(Editor's Note: This article was written in May 1978 by Greg Travis. I am not sure of the exact publication location, but am tracking it down.)
By Greg Travis
The following is a brief look into the history of a town that once filled the air with a strange magnetism. A town that at one time the mere mention of its name brought excitement to the faces of all. A town that once could ask for nothing more. This is Dycusburg. Special thanks to Mrs. Leon Dycus for much of the history of the community.
August 4, 1804 (Editor's Note: I question this date), Dycusburg, the second largest city in Crittenden County, rested peacefully on the east banks of the massive Cumberland Ricer at a point where Livingston, Lyon, and Crittenden Counties converged. Nestled among the native forests of the vicinity Dycusburg would rapidly become a first class city for many of the markets of the world.
The first known settlers in this new wilderness was a family called Scyesters, who set up housekeeping on the farm now owned by the widow Jane Branum.
In 1835, a Mr. Shelby opened the first ferry at this location on the Cumberland thus the progression of this small Kentucky town began to take shape. The next man we find entering the scene is Berry Dycus (after whom the “Village of Dycusburg” as it was referred to in the early 1800’s census records, was named).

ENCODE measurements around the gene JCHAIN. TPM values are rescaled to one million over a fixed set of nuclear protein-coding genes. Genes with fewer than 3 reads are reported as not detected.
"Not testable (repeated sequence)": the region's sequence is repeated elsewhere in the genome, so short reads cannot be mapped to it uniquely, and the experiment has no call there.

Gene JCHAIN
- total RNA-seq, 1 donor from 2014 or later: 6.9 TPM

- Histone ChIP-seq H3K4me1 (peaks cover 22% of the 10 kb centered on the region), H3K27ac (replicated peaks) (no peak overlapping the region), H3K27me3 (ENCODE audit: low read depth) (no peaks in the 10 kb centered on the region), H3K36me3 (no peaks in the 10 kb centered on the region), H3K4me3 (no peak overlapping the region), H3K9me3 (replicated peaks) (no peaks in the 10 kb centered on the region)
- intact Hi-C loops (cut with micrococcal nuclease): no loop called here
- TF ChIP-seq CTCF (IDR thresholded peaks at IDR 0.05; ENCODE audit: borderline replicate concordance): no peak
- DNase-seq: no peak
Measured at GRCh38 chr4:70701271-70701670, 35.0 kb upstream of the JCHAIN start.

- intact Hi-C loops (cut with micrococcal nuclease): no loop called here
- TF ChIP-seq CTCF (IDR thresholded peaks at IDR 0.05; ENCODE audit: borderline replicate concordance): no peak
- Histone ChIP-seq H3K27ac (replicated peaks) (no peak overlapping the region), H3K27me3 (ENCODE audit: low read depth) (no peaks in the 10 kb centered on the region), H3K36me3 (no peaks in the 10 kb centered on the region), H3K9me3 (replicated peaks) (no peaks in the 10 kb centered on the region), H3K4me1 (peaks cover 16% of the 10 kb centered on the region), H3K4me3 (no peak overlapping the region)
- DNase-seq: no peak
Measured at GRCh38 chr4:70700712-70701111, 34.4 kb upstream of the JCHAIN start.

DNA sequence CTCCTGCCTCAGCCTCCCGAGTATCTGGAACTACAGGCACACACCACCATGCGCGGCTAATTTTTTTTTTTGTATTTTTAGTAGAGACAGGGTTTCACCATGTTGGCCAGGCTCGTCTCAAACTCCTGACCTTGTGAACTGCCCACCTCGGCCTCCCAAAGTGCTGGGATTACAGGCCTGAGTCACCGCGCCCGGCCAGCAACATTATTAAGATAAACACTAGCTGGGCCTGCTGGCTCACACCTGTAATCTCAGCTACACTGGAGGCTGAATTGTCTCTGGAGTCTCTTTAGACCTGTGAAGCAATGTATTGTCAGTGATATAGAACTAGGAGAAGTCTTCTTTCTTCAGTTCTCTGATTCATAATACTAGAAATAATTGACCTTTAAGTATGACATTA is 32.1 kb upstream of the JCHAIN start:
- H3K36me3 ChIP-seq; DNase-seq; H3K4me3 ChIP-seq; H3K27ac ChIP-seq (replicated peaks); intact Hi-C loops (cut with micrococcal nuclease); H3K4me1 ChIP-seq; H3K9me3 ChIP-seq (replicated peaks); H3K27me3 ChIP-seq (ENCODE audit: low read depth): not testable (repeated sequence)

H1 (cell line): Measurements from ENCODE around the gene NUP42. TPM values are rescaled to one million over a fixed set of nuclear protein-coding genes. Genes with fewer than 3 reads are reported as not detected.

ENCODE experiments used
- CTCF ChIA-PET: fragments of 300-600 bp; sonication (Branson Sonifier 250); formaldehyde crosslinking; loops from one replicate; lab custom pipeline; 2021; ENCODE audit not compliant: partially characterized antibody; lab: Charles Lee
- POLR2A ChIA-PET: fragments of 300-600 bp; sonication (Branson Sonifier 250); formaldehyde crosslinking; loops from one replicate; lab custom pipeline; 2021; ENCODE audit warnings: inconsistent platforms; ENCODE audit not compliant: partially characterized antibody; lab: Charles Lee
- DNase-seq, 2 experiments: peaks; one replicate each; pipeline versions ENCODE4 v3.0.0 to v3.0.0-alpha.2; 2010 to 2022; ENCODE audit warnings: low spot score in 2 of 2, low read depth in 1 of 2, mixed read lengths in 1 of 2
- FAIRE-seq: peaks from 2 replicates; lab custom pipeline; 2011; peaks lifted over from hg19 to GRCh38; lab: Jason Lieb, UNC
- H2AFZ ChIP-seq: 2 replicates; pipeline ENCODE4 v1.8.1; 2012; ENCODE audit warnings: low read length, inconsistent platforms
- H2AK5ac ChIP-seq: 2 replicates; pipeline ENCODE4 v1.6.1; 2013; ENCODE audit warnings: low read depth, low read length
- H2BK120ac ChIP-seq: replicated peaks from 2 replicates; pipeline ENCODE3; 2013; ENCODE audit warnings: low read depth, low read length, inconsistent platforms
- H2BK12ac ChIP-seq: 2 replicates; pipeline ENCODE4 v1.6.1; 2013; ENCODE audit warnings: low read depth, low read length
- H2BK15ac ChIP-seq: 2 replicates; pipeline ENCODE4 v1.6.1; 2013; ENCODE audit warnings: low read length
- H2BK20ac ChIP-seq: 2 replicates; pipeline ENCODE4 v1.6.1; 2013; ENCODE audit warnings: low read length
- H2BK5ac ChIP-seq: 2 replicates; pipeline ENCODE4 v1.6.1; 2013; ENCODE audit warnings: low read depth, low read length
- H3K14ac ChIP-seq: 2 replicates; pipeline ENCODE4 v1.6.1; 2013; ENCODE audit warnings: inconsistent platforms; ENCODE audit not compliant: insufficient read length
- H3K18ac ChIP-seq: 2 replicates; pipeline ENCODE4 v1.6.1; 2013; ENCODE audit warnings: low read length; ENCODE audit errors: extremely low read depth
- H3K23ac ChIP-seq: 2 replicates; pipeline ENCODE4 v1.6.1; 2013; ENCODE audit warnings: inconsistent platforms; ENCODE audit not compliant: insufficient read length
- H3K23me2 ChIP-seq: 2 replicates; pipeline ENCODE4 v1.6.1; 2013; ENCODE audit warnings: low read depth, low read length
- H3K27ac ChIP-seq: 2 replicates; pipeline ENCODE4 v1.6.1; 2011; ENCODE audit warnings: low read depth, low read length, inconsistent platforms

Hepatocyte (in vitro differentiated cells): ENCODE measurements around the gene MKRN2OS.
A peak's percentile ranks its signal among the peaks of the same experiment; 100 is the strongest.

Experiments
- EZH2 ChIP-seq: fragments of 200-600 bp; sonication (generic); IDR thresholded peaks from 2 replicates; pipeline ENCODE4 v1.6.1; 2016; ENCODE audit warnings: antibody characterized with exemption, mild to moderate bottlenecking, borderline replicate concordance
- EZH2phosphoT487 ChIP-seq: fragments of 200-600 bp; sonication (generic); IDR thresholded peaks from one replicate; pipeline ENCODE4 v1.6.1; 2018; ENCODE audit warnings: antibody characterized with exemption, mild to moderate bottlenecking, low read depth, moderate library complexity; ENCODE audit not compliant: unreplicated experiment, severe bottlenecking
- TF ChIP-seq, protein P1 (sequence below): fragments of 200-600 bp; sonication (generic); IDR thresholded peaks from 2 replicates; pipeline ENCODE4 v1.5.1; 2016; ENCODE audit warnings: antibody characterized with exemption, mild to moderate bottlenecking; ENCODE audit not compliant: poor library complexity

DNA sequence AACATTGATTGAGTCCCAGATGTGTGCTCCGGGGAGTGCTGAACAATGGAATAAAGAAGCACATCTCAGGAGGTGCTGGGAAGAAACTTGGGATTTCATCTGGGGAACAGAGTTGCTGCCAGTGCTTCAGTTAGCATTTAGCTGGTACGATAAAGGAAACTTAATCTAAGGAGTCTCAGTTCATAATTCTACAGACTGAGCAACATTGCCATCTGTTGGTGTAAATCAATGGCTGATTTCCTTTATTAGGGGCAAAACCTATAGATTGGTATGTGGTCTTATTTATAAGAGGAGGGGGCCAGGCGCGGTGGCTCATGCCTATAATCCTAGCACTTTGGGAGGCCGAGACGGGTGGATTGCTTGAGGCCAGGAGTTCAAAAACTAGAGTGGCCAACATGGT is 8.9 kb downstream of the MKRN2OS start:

Dycus opened the first warehouse at this location and initially Dycusburg became the prime shipping point for the towns of Providence, Princeton, Madisonville, and Shady Grove. The Cumberland River, this small town’s greatest asset, was the number one means of shipping tobacco from these warehouses to the surrounding cities.
In 1844 Dycusburg was incorporated and it seemed that nothing would stop the cheerful little community. (Note: This was in 1847). With the growth of the city came the flow of many new thriving businesses. One of the first assemblages for the village was the Masonic Lodge charted the same year as the town’s incorporation.
Two beautiful new church buildings could only add to the splendor that hovered about the atmosphere of Dycusburg like a cloud.
The Baptist Church was first built on Commercial Street, but was later moved to a new building on a lot overlooking Dycusburg from the south side of town. This land was donated by William Bennett for the building of the new church.
The Methodist church, first recognized as the community church, stood on the corner of Walnut and Commercial.
In 1851, Jackson & Cobb were selling goods along with shipping tobacco. Cobb & Cobb would succeed this firm.
A large mercantile business was operated at the pen of Smith & Head. Much of the credit for the growth of Dycusburg belongs to the large tobacco warehouses, handling up to 4 million pounds annually. Much of this was shipped to Liverpool, England.
Some of the other names one might recall in the history of this pleasant community would be, David Moore & Bros., M.L. Smith, J.N. Flanagan, William Bennett & Co., T.T. Martin, The Yancey’s, I.L. Lenell, Cobb & Gillathy, Prichett & Cardin, William Dycus, and Dr. W.J. Graves. These men were known for their admirable business methods, integrity, and entertainment, giving Dycusburg much of its splendid trade.
Grand hotels like the Clifton House, The Yancey House, and the riverfront Dycusburg Hotel with their exquisitely decorated interiors once filled the town with many traveling salesmen, or drummers as they were called at that time.
Other businesses included, three general stores, two groceries, one hardware store, one drygoods store, one drug store, three saloons, and the Bennett Bros. Distillery, known for their Cooksey Spring Whiskey.